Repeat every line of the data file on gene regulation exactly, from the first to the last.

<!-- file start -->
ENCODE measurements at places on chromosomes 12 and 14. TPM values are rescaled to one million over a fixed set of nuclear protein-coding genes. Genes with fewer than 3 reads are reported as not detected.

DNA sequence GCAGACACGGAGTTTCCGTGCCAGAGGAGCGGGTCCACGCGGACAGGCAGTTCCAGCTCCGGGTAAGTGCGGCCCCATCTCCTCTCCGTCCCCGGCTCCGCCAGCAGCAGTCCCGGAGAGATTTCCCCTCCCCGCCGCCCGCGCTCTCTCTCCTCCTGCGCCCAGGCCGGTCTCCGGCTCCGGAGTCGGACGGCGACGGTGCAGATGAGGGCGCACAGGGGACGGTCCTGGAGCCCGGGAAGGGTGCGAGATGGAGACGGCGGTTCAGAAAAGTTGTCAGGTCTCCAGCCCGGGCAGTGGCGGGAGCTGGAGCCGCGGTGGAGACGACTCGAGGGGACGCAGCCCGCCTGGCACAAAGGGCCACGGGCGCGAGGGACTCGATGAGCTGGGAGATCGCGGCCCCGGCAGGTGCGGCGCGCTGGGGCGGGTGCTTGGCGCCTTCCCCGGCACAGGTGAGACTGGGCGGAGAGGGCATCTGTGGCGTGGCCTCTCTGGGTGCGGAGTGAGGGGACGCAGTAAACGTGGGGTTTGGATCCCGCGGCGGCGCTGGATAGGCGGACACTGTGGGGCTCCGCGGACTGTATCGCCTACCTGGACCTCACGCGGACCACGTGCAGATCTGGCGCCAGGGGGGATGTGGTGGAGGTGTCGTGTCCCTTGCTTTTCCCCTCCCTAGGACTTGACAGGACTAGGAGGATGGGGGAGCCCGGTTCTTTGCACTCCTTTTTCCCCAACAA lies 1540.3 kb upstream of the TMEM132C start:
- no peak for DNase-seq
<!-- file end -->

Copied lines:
ENCODE measurements at places on chromosomes 12 and 14. TPM values are rescaled to one million over a fixed set of nuclear protein-coding genes. Genes with fewer than 3 reads are reported as not detected.

DNA sequence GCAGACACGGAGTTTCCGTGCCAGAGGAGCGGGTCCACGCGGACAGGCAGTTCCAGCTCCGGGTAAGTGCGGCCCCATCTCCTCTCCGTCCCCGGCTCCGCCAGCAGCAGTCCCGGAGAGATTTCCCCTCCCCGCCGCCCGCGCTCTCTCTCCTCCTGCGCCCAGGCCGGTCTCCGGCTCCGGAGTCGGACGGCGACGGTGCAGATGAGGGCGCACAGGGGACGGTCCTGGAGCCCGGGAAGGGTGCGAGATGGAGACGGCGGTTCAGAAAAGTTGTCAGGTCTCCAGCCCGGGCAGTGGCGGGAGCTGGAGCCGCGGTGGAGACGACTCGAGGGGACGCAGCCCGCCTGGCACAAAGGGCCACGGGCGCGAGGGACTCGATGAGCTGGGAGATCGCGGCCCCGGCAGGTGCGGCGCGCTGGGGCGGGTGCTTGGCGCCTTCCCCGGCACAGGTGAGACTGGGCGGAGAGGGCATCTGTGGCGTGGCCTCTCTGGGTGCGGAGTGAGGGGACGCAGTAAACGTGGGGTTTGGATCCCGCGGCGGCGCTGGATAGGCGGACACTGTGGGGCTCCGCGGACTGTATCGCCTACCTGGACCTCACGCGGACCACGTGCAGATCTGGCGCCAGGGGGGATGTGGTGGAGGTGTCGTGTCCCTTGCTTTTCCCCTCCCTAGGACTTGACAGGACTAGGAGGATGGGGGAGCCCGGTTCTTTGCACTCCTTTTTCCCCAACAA lies 1540.3 kb upstream of the TMEM132C start:
- no peak for DNase-seq